Skip to content
Catholic Online Logo

Born near Enniscorthy, Ireland, 7 June, 1791; died at Utica, New York, 29 Dec., 1855, was the youngest brother of John C. Devereux. Nicholas reached New York in 1806; on the first Sunday following his arrival he attended Mass in St. Peter's, Barclay Street, and put on the plate one of his last three gold coins. God blessed his generosity; when he died fifty years later he had amassed as a merchant half a million dollars. He purchased from the Holland Land Company four hundred thousand acres of land in Allegheny and Cattaraugus counties, New York, and started there an Irish settlement. He gave largely towards the foundation of churches, colleges, and charitable institutions. He visited Rome in 1854 accompanied by his wife, his daughter Mary, and Rev. Michael Clarke. He brought to America six Franciscan Fathers and gave them $10,000 towards building a monastery at Allegheny, N.Y., which has now become the Franciscan college and seminary of St. Bonaventure. On his return from Italy he wrote a letter to the New York "Freeman's Journal" offering to be one of one hundred persons who would each give $1,000 towards founding a seminary at Rome, for the education of American priests. He had, moreover, several conversations with Cardinal Wiseman who promised to use his influence with Pius IX to carry out the project. After his death his widow carried out his wishes and thus was begun the foundation of the American College, Rome.

Nicholas Devereux was a lover of the Holy Scripture and read the entire Bible through seventeen times. To circulate the New Testament he had an edition of it printed at Utica at his own expense. The plates of this edition were afterwards purchased by Messrs. Sadlier, of New York, and about 40,000 copies printed. He taught Sunday-school in St. John's Church, Utica, and gave a copy of the New Testament to any boy or girl who memorized the Gospel of St. John. In 1817 he married Mary D. Butler. His daughter Hannah married United States Senator Francis Kernan ; his daughter Mary became a Sister of Mercy and laboured for thirty years in the convents in Houston and 81st streets, New York. Nicholas Devereux was very charitable and hospitable -- a cultured, pious, progressive Irish-American. He was proud of his nationality and of his faith, and this pride was expressed in action whenever and wherever the opportunity arose. He was always glad to help the Church, deeming it a privilege to give and thus to be the instrument used by xxyyyk.htm">Providence in establishing and building up our Catholic institutions. A noted instance of his spontaneous generosity refers back to the early days of the Church in Connecticut. Happening to be at Hartford one Sunday he learned that owing to the bigotry and Knownothing sentiment in the town, it was impossible for the parishioners to obtain a certain piece of property for their church, as they were too few and too poor to provide the ready cash demanded. Devereux, though a stranger, did not need to be appealed to, he immediately advanced the required sum of $10,000, without asking or receiving any assurance that the money would ever be returned to him, though the grateful pioneer Catholics did in fact repay him later.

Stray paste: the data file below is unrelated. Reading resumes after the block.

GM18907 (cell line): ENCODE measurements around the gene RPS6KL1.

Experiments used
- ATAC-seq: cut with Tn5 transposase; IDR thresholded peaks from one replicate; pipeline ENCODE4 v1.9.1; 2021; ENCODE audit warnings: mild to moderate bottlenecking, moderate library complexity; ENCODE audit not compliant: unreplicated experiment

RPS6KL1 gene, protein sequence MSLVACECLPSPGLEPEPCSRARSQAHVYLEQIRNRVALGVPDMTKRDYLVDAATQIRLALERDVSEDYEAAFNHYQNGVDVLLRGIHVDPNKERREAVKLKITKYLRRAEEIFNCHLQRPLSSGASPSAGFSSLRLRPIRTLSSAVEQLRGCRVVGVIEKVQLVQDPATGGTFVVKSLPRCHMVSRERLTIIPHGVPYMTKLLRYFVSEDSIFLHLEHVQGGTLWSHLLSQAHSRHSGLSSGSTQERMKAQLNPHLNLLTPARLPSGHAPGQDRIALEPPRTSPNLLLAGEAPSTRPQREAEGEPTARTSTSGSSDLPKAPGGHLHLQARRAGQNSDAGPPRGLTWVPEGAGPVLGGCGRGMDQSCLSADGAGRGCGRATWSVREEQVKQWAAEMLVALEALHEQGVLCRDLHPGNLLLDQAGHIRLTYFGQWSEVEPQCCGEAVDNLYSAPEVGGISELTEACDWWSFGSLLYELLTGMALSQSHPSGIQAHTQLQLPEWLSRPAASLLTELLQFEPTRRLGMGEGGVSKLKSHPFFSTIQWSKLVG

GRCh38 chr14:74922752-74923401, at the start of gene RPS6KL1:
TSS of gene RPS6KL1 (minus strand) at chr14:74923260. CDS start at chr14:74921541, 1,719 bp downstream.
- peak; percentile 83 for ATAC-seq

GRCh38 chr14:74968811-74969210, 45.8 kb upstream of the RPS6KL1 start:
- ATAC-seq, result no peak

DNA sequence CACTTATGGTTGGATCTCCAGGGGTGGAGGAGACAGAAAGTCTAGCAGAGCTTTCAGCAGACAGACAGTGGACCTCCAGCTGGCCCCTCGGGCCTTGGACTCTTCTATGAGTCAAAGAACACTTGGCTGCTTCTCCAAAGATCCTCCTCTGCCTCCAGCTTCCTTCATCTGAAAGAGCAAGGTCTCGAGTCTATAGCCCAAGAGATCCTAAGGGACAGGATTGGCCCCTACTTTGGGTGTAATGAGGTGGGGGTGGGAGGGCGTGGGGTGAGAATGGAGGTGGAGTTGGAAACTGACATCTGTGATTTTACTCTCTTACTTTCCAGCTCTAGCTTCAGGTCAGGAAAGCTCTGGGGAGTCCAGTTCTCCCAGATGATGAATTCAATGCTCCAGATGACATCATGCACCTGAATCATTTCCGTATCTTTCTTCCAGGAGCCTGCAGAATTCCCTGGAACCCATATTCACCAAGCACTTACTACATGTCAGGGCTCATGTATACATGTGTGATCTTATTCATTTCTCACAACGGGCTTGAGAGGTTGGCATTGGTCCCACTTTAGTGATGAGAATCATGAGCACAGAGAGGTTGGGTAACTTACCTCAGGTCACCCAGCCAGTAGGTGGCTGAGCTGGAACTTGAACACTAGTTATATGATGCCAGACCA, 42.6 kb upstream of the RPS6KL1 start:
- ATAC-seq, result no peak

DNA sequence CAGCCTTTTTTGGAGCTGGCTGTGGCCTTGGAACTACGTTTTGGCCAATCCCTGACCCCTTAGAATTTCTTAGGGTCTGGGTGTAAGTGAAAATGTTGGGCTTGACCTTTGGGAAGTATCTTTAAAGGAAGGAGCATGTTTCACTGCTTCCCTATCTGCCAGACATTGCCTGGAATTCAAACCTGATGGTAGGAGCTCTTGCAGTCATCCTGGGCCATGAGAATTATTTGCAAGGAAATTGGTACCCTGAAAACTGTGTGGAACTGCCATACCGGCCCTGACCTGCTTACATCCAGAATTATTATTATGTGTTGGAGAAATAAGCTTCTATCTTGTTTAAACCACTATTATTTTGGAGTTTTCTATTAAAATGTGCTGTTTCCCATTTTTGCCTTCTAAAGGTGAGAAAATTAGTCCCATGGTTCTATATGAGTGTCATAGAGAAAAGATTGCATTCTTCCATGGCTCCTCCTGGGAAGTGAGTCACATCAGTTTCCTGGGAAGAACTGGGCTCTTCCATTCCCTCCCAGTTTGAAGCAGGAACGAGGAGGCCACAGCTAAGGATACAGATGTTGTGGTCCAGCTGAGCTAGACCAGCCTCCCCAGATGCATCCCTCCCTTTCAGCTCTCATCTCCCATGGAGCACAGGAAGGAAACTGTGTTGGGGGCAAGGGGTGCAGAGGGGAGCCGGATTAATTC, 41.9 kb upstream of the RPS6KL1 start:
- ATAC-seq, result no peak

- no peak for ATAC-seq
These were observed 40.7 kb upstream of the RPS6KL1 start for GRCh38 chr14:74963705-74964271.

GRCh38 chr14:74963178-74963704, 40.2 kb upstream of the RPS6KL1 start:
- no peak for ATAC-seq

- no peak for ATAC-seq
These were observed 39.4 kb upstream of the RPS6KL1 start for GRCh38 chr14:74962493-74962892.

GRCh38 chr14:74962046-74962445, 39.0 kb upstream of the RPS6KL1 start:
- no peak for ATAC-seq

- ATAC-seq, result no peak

More Encyclopedia

The Catholic Encyclopedia is the most comprehensive resource on Catholic teaching, history, and information ever gathered in all of human history. This easy-to-search online version was originally printed in fifteen hardcopy volumes.

Catholic Encyclopedia

Designed to present its readers with the full body of Catholic teaching, the Encyclopedia contains not only precise statements of what the Church has defined, but also an impartial record of different views of acknowledged authority on all disputed questions, national, political or factional. In the determination of the truth the most recent and acknowledged scientific methods are employed, and the results of the latest research in theology, philosophy, history, apologetics, archaeology, and other sciences are given careful consideration.

No one who is interested in human history, past and present, can ignore the Catholic Church, either as an institution which has been the central figure in the civilized world for nearly two thousand years, decisively affecting its destinies, religious, literary, scientific, social and political, or as an existing power whose influence and activity extend to every part of the globe. In the past century the Church has grown both extensively and intensively among English-speaking peoples. Their living interests demand that they should have the means of informing themselves about this vast institution, which, whether they are Catholics or not, affects their fortunes and their destiny.

Copyright © Catholic Encyclopedia. Robert Appleton Company New York, NY. Volume 1: 1907; Volume 2: 1907; Volume 3: 1908; Volume 4: 1908; Volume 5: 1909; Volume 6: 1909; Volume 7: 1910; Volume 8: 1910; Volume 9: 1910; Volume 10: 1911; Volume 11: - 1911; Volume 12: - 1911; Volume 13: - 1912; Volume 14: 1912; Volume 15: 1912

Catholic Online Catholic Encyclopedia Digital version Compiled and Copyright © Catholic Online


Newsletters

Newsletter Sign Up icon

Stay up to date with the latest news, information, and special offers

Daily Readings

Reading 1, Jeremiah 18:1-6
1 The word that came to Jeremiah from Yahweh as ... Read More

Psalm, Psalms 146:1-2, 2-4, 5-6
1 Alleluia! Praise Yahweh, my soul!2 I ... Read More

Gospel, Matthew 13:47-53
47 'Again, the kingdom of Heaven is like a dragnet ... Read More

Saint of the Day

Saint of the Day for July 31st, 2014 Image

St. Ignatius Loyola
July 31: St. Ignatius was born in the family castle in Guip˙zcoa, Spain, ... Read More

Inform, Inspire & Ignite Logo

Find Catholic Online on Facebook and get updates right in your live feed.

Become a fan of Catholic Online on Facebook


Follow Catholic Online on Twitter and get News and Product updates.

Follow us on Twitter